Not a Box
Written and illustrated by Antoinette Portis
32 pp.; ISBN-13: 978-0061123221
Review by Amy Brozio-Andrews
Brimming with imagination and as close as you can get to the fun of playing with an empty box yourself without actually having one at hand, Antoinette Portis’ Not a Box will resonate with both parents and children.
Portis wastes no time in getting into her story. The covers of the book are brown paper, with a little red "this end up" stamped on the back, just like a real cardboard box. From the title page where a passing bunny spies an ordinary cardboard box to the inside pages across which the rabbit drags the box, the line drawings are simple yet expressive.
The unseen, unnamed, and unidentified questioner asks the bunny on the first page, "Why are you sitting in a box?" Meanwhile, the bunny sits in the cardboard box. Turn the page, and the reply is, "It’s not a box," as the line-drawn scene changes to reflect the young one’s imaginative play, in which the bunny dons a racing glasses and the zooming race car speeds away.
And so continues the book, each page a variation on this theme as the bunny stands on the box, hides in the box, stands in the box, and peeks out of the box. Red line drawings overlay the bunny in the box to show that it really isn’t a box but a burning building, a hot air balloon, robot, spaceship, and more. Portis is pitch-perfect with her question/answer that mimics the style of adult questions and children’s answers. Kids will feel validated after reading this book, and parents may be more likely to take that extra second to realize that hey, it’s not a box after all, the next time their child is playing pretend. Either way, both parents and children will be inspired to look beyond the mundane and the every day and use their imaginations after enjoying Not a Box together.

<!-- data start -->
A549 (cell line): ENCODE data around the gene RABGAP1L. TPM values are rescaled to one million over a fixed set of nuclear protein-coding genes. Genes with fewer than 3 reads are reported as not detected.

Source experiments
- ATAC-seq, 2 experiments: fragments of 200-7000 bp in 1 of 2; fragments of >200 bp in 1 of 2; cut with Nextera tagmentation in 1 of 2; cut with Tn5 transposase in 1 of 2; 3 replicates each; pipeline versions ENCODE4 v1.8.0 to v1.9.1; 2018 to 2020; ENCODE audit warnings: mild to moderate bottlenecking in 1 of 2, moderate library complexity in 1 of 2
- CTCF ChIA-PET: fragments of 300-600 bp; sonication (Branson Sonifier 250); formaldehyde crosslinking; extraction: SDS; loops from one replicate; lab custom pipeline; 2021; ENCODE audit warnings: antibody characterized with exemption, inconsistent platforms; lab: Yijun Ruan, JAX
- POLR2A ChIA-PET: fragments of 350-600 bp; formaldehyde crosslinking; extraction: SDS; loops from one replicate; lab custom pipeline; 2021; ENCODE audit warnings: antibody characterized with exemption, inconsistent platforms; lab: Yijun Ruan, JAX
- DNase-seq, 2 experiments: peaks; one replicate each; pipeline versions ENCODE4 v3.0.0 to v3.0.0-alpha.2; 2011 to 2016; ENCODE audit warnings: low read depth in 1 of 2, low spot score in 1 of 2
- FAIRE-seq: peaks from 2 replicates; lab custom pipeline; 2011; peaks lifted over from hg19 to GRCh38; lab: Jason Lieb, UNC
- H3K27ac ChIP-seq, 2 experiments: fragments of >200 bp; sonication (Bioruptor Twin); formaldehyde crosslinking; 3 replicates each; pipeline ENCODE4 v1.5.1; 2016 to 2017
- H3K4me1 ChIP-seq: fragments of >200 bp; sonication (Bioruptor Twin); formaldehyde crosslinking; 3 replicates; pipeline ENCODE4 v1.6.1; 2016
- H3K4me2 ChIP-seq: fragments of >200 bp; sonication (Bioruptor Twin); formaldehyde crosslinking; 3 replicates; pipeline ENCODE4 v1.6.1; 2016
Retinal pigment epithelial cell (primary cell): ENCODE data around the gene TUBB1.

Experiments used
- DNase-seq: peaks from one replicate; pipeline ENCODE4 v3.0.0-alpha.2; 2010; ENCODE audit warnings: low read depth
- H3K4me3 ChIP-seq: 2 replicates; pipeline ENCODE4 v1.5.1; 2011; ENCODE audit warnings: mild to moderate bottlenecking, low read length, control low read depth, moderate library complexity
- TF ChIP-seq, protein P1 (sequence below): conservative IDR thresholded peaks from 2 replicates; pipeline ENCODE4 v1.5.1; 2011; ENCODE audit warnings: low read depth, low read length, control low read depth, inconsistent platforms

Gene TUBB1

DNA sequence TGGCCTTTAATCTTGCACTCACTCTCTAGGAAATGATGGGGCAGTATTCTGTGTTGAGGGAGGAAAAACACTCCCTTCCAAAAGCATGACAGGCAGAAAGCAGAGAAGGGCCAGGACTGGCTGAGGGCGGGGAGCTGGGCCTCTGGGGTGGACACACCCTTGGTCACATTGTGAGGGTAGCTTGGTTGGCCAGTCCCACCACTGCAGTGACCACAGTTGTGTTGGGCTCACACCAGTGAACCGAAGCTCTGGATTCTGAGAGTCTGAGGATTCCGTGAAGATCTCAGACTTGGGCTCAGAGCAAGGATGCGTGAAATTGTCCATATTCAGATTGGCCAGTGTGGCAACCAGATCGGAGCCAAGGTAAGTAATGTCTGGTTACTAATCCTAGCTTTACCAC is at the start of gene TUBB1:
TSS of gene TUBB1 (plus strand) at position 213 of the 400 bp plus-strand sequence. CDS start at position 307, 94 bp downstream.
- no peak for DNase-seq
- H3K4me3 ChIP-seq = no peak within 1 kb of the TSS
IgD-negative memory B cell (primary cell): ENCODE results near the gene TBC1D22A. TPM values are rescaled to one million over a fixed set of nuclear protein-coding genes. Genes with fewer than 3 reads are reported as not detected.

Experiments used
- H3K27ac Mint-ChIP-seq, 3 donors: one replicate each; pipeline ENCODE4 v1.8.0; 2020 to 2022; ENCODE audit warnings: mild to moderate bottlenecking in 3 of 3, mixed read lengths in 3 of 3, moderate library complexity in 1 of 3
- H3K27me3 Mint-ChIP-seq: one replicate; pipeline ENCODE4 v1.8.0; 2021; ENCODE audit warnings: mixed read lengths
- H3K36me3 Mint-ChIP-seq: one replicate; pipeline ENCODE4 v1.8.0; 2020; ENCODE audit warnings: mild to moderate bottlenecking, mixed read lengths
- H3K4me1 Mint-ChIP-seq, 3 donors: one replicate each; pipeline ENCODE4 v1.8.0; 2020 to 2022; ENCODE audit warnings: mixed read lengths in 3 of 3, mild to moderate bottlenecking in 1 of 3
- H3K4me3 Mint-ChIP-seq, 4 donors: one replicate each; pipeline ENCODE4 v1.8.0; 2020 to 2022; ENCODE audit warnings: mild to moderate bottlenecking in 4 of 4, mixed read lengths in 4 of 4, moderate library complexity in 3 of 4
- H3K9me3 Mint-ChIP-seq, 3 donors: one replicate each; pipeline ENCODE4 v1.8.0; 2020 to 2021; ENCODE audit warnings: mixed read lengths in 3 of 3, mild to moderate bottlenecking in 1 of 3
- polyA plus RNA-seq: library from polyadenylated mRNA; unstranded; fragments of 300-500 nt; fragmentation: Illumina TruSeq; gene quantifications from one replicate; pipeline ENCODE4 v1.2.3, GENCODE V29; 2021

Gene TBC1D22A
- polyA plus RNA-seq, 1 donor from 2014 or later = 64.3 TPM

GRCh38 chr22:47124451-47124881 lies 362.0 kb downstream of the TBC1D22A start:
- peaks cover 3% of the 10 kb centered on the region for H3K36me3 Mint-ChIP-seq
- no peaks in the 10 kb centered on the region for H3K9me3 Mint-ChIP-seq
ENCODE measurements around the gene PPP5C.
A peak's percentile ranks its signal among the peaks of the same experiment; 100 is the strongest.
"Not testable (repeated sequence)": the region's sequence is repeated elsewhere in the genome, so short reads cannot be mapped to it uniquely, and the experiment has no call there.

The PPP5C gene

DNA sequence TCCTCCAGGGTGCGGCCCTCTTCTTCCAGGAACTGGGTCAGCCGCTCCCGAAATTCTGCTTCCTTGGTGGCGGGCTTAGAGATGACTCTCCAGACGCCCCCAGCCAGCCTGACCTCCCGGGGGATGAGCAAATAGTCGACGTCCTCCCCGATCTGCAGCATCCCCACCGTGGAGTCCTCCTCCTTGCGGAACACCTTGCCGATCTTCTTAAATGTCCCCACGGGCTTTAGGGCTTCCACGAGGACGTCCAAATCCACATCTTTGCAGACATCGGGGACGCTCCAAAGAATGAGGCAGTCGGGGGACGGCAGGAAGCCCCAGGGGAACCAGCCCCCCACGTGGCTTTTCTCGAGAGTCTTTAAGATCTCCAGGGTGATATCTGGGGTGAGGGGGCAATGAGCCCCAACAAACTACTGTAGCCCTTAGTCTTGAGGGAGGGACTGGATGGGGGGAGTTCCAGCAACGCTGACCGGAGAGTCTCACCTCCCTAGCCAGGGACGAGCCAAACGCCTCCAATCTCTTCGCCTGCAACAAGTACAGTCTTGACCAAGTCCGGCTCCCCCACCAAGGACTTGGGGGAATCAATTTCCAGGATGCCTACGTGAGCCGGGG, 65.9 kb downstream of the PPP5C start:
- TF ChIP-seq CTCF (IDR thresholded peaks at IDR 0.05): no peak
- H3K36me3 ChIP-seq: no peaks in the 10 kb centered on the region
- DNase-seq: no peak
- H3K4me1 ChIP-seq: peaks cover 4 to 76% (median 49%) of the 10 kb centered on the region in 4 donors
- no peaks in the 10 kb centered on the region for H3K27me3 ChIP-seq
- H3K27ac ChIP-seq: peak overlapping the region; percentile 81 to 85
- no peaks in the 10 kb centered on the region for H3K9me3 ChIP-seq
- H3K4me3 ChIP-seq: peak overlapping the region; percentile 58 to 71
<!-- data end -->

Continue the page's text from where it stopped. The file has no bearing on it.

Antoinette Portis holds an art degree from UCLA; she is a former creative director in Disney Consumer Products. Her children’s book has won numerous awards; it’s been named an ALA Notable Children’s Book and a Theodor Seuss Geisel Honor Book, as well as one of New York Public Library’s "One Hundred Titles for Reading and Sharing". And it’s easy to see why. The high-contrast of the black and white illustrations of the bunny in the box versus the bright red and yellow answer pages highlight the differing perspectives. The little bunny’s expressive ears tell so much of the story; these clear illustrations mean that children who can’t read yet will be able to the book all by themselves, too.
Not a Box presents a good opportunity for discussion, imagination, and interaction. Children and parents can guess what the bunny is pretending to be or do before turning the page. And perhaps most creatively of all, Not a Box makes for a good jumping off point, in that kids can be inspired to look at their own cardboard box and see more than a box. Even better, parents and kids can play "let’s pretend" together.